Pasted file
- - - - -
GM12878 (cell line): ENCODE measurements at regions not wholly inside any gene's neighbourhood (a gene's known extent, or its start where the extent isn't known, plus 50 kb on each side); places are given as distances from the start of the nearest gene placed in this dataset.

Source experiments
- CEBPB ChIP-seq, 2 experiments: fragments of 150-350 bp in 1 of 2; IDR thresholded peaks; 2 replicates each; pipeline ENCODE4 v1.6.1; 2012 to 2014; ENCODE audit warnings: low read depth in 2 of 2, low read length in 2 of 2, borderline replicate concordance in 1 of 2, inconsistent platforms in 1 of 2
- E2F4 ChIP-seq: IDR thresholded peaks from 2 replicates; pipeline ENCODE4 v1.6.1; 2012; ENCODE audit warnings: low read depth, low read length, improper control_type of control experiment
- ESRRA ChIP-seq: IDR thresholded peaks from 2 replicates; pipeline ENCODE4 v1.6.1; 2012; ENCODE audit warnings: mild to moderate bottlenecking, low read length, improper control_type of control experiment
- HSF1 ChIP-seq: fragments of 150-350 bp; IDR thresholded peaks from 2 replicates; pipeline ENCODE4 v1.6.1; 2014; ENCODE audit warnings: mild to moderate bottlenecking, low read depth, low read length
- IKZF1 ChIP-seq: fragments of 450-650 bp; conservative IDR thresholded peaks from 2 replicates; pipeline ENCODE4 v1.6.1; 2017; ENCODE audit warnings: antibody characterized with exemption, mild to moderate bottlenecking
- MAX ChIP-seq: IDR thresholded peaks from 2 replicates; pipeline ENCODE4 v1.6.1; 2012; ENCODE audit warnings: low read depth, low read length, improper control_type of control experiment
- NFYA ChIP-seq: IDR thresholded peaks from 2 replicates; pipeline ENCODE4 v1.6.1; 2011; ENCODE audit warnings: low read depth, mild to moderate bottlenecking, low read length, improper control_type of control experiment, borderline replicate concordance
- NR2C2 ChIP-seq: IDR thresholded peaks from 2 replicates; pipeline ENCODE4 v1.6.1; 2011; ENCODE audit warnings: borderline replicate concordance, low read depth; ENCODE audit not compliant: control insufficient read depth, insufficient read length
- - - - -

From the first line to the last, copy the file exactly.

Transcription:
GM12878 (cell line): ENCODE measurements at regions not wholly inside any gene's neighbourhood (a gene's known extent, or its start where the extent isn't known, plus 50 kb on each side); places are given as distances from the start of the nearest gene placed in this dataset.

Source experiments
- CEBPB ChIP-seq, 2 experiments: fragments of 150-350 bp in 1 of 2; IDR thresholded peaks; 2 replicates each; pipeline ENCODE4 v1.6.1; 2012 to 2014; ENCODE audit warnings: low read depth in 2 of 2, low read length in 2 of 2, borderline replicate concordance in 1 of 2, inconsistent platforms in 1 of 2
- E2F4 ChIP-seq: IDR thresholded peaks from 2 replicates; pipeline ENCODE4 v1.6.1; 2012; ENCODE audit warnings: low read depth, low read length, improper control_type of control experiment
- ESRRA ChIP-seq: IDR thresholded peaks from 2 replicates; pipeline ENCODE4 v1.6.1; 2012; ENCODE audit warnings: mild to moderate bottlenecking, low read length, improper control_type of control experiment
- HSF1 ChIP-seq: fragments of 150-350 bp; IDR thresholded peaks from 2 replicates; pipeline ENCODE4 v1.6.1; 2014; ENCODE audit warnings: mild to moderate bottlenecking, low read depth, low read length
- IKZF1 ChIP-seq: fragments of 450-650 bp; conservative IDR thresholded peaks from 2 replicates; pipeline ENCODE4 v1.6.1; 2017; ENCODE audit warnings: antibody characterized with exemption, mild to moderate bottlenecking
- MAX ChIP-seq: IDR thresholded peaks from 2 replicates; pipeline ENCODE4 v1.6.1; 2012; ENCODE audit warnings: low read depth, low read length, improper control_type of control experiment
- NFYA ChIP-seq: IDR thresholded peaks from 2 replicates; pipeline ENCODE4 v1.6.1; 2011; ENCODE audit warnings: low read depth, mild to moderate bottlenecking, low read length, improper control_type of control experiment, borderline replicate concordance
- NR2C2 ChIP-seq: IDR thresholded peaks from 2 replicates; pipeline ENCODE4 v1.6.1; 2011; ENCODE audit warnings: borderline replicate concordance, low read depth; ENCODE audit not compliant: control insufficient read depth, insufficient read length